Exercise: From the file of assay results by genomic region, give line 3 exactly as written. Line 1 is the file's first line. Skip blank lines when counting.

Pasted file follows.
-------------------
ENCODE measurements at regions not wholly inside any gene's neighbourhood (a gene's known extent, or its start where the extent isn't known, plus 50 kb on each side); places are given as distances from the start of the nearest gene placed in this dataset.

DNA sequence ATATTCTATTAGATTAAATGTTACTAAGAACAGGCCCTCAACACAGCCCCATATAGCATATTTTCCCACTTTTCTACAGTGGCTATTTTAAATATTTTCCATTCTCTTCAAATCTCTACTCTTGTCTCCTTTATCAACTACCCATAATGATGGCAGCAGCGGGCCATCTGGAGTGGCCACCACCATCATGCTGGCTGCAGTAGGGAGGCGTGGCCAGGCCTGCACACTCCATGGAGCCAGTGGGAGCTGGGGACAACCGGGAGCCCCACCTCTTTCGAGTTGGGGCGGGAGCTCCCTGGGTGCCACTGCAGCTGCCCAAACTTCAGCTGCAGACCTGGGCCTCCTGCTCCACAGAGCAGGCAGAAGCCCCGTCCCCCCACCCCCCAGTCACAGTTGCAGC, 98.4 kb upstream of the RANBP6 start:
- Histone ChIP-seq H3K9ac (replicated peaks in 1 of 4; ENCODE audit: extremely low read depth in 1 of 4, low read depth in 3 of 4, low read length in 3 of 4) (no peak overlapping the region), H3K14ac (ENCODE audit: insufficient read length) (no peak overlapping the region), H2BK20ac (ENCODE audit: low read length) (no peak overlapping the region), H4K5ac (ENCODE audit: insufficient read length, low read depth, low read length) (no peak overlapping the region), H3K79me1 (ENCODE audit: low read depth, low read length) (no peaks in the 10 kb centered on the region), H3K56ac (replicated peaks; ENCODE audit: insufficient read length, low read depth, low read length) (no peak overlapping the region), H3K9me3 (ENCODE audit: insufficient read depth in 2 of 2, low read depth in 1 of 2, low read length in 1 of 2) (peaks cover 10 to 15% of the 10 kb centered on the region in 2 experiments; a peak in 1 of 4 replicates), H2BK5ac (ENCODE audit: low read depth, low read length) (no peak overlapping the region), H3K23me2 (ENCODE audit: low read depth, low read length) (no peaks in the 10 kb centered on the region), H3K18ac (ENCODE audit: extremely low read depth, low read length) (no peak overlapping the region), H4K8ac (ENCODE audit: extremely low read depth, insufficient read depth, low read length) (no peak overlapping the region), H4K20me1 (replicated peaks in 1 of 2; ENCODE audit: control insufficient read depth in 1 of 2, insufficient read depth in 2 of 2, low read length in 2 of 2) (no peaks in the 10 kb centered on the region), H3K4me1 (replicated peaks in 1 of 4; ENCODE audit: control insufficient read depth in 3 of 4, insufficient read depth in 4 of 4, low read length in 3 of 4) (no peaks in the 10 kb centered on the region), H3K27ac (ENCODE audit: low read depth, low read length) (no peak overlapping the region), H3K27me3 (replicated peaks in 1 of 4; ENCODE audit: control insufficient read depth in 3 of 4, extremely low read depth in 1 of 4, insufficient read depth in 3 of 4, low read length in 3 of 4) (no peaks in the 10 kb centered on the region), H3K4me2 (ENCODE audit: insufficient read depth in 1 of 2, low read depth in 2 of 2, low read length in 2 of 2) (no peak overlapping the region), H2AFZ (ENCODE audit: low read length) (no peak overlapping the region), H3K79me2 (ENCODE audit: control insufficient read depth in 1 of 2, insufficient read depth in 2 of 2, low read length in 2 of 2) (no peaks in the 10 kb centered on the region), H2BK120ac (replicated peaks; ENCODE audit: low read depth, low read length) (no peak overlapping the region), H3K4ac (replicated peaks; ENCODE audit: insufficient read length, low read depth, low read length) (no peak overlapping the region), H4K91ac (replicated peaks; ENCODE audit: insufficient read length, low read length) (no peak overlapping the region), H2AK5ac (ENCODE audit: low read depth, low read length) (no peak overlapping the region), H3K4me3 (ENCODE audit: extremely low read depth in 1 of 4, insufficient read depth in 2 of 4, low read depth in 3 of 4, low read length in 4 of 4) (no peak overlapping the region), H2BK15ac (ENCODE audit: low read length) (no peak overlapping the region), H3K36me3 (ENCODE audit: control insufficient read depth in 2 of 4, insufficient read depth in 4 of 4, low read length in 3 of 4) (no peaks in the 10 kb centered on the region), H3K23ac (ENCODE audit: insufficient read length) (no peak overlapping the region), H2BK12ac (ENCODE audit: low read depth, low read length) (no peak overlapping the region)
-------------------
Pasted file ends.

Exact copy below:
- Histone ChIP-seq H3K9ac (replicated peaks in 1 of 4; ENCODE audit: extremely low read depth in 1 of 4, low read depth in 3 of 4, low read length in 3 of 4) (no peak overlapping the region), H3K14ac (ENCODE audit: insufficient read length) (no peak overlapping the region), H2BK20ac (ENCODE audit: low read length) (no peak overlapping the region), H4K5ac (ENCODE audit: insufficient read length, low read depth, low read length) (no peak overlapping the region), H3K79me1 (ENCODE audit: low read depth, low read length) (no peaks in the 10 kb centered on the region), H3K56ac (replicated peaks; ENCODE audit: insufficient read length, low read depth, low read length) (no peak overlapping the region), H3K9me3 (ENCODE audit: insufficient read depth in 2 of 2, low read depth in 1 of 2, low read length in 1 of 2) (peaks cover 10 to 15% of the 10 kb centered on the region in 2 experiments; a peak in 1 of 4 replicates), H2BK5ac (ENCODE audit: low read depth, low read length) (no peak overlapping the region), H3K23me2 (ENCODE audit: low read depth, low read length) (no peaks in the 10 kb centered on the region), H3K18ac (ENCODE audit: extremely low read depth, low read length) (no peak overlapping the region), H4K8ac (ENCODE audit: extremely low read depth, insufficient read depth, low read length) (no peak overlapping the region), H4K20me1 (replicated peaks in 1 of 2; ENCODE audit: control insufficient read depth in 1 of 2, insufficient read depth in 2 of 2, low read length in 2 of 2) (no peaks in the 10 kb centered on the region), H3K4me1 (replicated peaks in 1 of 4; ENCODE audit: control insufficient read depth in 3 of 4, insufficient read depth in 4 of 4, low read length in 3 of 4) (no peaks in the 10 kb centered on the region), H3K27ac (ENCODE audit: low read depth, low read length) (no peak overlapping the region), H3K27me3 (replicated peaks in 1 of 4; ENCODE audit: control insufficient read depth in 3 of 4, extremely low read depth in 1 of 4, insufficient read depth in 3 of 4, low read length in 3 of 4) (no peaks in the 10 kb centered on the region), H3K4me2 (ENCODE audit: insufficient read depth in 1 of 2, low read depth in 2 of 2, low read length in 2 of 2) (no peak overlapping the region), H2AFZ (ENCODE audit: low read length) (no peak overlapping the region), H3K79me2 (ENCODE audit: control insufficient read depth in 1 of 2, insufficient read depth in 2 of 2, low read length in 2 of 2) (no peaks in the 10 kb centered on the region), H2BK120ac (replicated peaks; ENCODE audit: low read depth, low read length) (no peak overlapping the region), H3K4ac (replicated peaks; ENCODE audit: insufficient read length, low read depth, low read length) (no peak overlapping the region), H4K91ac (replicated peaks; ENCODE audit: insufficient read length, low read length) (no peak overlapping the region), H2AK5ac (ENCODE audit: low read depth, low read length) (no peak overlapping the region), H3K4me3 (ENCODE audit: extremely low read depth in 1 of 4, insufficient read depth in 2 of 4, low read depth in 3 of 4, low read length in 4 of 4) (no peak overlapping the region), H2BK15ac (ENCODE audit: low read length) (no peak overlapping the region), H3K36me3 (ENCODE audit: control insufficient read depth in 2 of 4, insufficient read depth in 4 of 4, low read length in 3 of 4) (no peaks in the 10 kb centered on the region), H3K23ac (ENCODE audit: insufficient read length) (no peak overlapping the region), H2BK12ac (ENCODE audit: low read depth, low read length) (no peak overlapping the region)